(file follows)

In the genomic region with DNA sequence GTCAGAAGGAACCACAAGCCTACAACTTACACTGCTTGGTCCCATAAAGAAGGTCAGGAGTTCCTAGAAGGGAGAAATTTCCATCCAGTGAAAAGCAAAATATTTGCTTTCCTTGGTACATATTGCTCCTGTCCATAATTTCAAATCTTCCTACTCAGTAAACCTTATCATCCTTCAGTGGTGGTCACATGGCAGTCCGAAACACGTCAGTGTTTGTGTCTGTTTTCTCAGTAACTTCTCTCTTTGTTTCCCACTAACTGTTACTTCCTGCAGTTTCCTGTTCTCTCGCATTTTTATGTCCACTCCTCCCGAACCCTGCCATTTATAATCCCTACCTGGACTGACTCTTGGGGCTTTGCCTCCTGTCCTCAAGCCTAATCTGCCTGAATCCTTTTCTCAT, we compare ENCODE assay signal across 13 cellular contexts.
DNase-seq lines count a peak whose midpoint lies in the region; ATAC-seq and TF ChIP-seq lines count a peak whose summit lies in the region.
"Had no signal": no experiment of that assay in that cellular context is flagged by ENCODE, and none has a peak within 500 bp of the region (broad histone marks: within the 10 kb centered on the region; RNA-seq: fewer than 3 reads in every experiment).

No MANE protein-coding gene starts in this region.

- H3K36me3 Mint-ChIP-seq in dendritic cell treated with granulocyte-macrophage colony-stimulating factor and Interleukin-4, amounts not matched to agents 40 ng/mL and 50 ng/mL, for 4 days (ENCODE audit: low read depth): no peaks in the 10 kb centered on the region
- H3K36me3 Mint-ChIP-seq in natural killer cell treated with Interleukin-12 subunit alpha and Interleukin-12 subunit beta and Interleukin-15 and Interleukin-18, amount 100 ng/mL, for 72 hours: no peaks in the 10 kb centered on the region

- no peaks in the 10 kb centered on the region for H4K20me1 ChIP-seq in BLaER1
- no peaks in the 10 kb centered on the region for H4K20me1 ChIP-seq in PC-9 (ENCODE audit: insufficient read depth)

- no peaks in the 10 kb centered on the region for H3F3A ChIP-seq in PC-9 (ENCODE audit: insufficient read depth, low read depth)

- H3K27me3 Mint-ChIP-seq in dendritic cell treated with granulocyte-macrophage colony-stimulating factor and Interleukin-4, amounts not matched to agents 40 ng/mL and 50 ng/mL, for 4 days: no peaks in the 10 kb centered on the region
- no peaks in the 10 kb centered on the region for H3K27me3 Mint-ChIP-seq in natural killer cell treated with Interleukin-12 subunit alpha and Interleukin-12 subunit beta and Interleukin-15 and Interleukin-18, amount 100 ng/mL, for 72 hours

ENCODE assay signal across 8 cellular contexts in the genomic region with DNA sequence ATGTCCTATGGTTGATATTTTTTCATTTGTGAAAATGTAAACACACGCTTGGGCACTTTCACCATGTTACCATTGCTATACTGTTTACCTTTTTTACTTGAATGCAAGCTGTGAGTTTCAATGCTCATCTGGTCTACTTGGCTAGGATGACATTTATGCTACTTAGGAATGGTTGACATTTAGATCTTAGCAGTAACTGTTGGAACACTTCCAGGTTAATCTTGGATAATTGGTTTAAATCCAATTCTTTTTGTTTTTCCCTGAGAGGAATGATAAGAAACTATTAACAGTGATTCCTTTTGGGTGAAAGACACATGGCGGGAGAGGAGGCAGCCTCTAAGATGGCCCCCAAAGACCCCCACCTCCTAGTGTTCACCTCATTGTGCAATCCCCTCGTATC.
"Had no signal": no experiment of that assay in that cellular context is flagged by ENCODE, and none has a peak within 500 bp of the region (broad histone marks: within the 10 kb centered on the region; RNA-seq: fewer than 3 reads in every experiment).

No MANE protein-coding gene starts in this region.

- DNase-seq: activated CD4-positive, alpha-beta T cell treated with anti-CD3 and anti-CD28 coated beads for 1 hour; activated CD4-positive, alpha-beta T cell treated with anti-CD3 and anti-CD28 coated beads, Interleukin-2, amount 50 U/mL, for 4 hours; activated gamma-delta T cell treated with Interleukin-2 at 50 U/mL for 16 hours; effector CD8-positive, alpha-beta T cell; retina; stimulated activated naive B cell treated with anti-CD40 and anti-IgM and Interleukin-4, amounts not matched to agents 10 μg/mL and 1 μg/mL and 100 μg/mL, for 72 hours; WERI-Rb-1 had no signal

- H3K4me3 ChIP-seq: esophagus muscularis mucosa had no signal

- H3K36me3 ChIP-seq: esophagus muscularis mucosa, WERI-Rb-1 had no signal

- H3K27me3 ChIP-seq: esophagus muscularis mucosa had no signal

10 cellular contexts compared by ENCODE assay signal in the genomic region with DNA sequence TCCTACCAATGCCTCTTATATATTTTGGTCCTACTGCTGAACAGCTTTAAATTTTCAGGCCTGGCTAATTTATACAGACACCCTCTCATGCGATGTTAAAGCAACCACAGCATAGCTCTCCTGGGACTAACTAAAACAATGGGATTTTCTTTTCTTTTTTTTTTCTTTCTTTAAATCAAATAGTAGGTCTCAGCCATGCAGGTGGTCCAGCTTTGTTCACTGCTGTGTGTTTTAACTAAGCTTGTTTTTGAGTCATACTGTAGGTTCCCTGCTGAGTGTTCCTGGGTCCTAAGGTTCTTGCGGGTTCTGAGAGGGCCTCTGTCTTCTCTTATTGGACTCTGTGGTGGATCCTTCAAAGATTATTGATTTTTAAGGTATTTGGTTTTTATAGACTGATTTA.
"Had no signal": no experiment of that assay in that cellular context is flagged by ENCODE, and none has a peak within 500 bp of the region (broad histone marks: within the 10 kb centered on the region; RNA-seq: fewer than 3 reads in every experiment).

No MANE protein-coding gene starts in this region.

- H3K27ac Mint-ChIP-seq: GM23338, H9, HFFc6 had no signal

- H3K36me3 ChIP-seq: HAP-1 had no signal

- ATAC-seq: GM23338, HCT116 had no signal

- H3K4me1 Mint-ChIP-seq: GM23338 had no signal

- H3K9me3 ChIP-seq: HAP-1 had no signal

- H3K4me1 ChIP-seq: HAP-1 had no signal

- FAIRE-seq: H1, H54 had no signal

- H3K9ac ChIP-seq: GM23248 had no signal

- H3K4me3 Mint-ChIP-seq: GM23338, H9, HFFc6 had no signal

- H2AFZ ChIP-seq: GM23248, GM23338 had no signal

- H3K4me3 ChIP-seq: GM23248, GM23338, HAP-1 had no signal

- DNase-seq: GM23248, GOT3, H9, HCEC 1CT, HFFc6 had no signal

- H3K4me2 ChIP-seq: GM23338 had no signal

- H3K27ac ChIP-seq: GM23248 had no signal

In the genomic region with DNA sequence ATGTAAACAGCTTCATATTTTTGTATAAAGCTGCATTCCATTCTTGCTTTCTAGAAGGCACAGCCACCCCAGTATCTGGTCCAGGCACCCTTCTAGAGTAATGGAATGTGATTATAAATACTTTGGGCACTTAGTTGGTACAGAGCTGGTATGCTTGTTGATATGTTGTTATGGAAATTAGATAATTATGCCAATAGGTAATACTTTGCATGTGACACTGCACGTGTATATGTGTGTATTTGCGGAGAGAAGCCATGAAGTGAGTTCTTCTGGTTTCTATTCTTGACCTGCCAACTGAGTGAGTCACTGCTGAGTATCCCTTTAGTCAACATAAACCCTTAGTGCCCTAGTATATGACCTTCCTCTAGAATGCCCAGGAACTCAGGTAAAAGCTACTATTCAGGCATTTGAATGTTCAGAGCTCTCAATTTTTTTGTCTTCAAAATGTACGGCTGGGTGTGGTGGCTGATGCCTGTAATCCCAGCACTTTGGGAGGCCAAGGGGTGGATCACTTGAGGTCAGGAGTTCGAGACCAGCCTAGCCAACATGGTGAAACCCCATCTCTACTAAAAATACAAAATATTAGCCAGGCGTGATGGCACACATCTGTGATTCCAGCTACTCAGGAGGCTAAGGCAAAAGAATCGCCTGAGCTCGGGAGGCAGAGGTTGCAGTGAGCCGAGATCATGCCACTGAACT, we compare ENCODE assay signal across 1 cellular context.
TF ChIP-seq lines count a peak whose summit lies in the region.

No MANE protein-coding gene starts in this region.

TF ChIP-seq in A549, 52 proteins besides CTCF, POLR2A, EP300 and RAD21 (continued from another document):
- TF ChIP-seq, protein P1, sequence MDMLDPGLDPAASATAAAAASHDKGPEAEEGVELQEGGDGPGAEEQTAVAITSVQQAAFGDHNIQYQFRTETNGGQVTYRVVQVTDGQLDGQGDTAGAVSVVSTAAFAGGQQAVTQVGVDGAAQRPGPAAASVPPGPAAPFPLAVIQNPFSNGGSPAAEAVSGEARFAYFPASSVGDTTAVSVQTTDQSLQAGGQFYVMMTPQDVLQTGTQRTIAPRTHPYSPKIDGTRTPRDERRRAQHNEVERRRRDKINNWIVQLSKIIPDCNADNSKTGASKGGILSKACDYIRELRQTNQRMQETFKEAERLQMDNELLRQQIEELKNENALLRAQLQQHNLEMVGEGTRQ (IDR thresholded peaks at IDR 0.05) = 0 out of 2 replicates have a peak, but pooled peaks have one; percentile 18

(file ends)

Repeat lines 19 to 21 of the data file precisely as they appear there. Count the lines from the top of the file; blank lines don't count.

10 cellular contexts compared by ENCODE assay signal in the genomic region with DNA sequence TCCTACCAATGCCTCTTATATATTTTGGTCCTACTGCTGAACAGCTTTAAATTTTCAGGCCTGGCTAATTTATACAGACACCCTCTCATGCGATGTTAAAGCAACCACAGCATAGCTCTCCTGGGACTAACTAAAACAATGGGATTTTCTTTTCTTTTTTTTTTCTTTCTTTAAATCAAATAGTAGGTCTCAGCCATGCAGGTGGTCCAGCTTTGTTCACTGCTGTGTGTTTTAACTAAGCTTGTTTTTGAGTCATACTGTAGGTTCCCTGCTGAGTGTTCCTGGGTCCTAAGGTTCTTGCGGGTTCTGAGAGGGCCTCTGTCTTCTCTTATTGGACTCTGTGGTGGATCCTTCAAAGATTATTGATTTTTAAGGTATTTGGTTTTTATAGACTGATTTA.
"Had no signal": no experiment of that assay in that cellular context is flagged by ENCODE, and none has a peak within 500 bp of the region (broad histone marks: within the 10 kb centered on the region; RNA-seq: fewer than 3 reads in every experiment).

No MANE protein-coding gene starts in this region.